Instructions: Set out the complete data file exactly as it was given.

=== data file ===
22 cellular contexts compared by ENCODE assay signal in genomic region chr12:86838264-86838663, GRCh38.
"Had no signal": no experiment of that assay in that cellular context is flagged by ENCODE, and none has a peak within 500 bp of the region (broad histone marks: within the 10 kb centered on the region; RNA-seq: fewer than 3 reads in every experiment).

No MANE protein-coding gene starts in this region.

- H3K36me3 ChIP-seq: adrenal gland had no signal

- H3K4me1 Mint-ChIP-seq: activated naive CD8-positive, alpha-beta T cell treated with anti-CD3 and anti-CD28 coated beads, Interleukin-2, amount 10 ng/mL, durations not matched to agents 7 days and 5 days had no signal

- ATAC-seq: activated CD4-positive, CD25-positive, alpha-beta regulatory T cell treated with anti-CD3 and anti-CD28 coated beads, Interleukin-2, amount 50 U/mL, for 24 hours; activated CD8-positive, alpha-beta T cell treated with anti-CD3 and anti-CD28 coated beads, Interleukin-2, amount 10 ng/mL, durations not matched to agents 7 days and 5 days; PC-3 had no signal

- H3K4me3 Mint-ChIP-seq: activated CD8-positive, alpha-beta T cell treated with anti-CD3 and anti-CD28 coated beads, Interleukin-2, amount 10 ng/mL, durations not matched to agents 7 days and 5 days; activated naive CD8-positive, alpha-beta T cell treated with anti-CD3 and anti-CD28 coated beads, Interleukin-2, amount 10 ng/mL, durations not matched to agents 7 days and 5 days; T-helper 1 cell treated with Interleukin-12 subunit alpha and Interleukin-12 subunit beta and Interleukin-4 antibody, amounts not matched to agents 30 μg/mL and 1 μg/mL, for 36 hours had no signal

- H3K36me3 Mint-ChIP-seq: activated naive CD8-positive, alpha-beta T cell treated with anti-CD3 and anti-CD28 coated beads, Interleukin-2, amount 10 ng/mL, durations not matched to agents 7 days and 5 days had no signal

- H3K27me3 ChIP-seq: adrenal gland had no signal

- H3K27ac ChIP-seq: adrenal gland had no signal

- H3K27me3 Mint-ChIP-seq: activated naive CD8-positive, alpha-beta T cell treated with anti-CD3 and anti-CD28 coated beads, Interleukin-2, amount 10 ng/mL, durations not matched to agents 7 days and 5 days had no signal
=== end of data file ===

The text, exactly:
22 cellular contexts compared by ENCODE assay signal in genomic region chr12:86838264-86838663, GRCh38.
"Had no signal": no experiment of that assay in that cellular context is flagged by ENCODE, and none has a peak within 500 bp of the region (broad histone marks: within the 10 kb centered on the region; RNA-seq: fewer than 3 reads in every experiment).

No MANE protein-coding gene starts in this region.

- H3K36me3 ChIP-seq: adrenal gland had no signal

- H3K4me1 Mint-ChIP-seq: activated naive CD8-positive, alpha-beta T cell treated with anti-CD3 and anti-CD28 coated beads, Interleukin-2, amount 10 ng/mL, durations not matched to agents 7 days and 5 days had no signal

- ATAC-seq: activated CD4-positive, CD25-positive, alpha-beta regulatory T cell treated with anti-CD3 and anti-CD28 coated beads, Interleukin-2, amount 50 U/mL, for 24 hours; activated CD8-positive, alpha-beta T cell treated with anti-CD3 and anti-CD28 coated beads, Interleukin-2, amount 10 ng/mL, durations not matched to agents 7 days and 5 days; PC-3 had no signal

- H3K4me3 Mint-ChIP-seq: activated CD8-positive, alpha-beta T cell treated with anti-CD3 and anti-CD28 coated beads, Interleukin-2, amount 10 ng/mL, durations not matched to agents 7 days and 5 days; activated naive CD8-positive, alpha-beta T cell treated with anti-CD3 and anti-CD28 coated beads, Interleukin-2, amount 10 ng/mL, durations not matched to agents 7 days and 5 days; T-helper 1 cell treated with Interleukin-12 subunit alpha and Interleukin-12 subunit beta and Interleukin-4 antibody, amounts not matched to agents 30 μg/mL and 1 μg/mL, for 36 hours had no signal

- H3K36me3 Mint-ChIP-seq: activated naive CD8-positive, alpha-beta T cell treated with anti-CD3 and anti-CD28 coated beads, Interleukin-2, amount 10 ng/mL, durations not matched to agents 7 days and 5 days had no signal

- H3K27me3 ChIP-seq: adrenal gland had no signal

- H3K27ac ChIP-seq: adrenal gland had no signal

- H3K27me3 Mint-ChIP-seq: activated naive CD8-positive, alpha-beta T cell treated with anti-CD3 and anti-CD28 coated beads, Interleukin-2, amount 10 ng/mL, durations not matched to agents 7 days and 5 days had no signal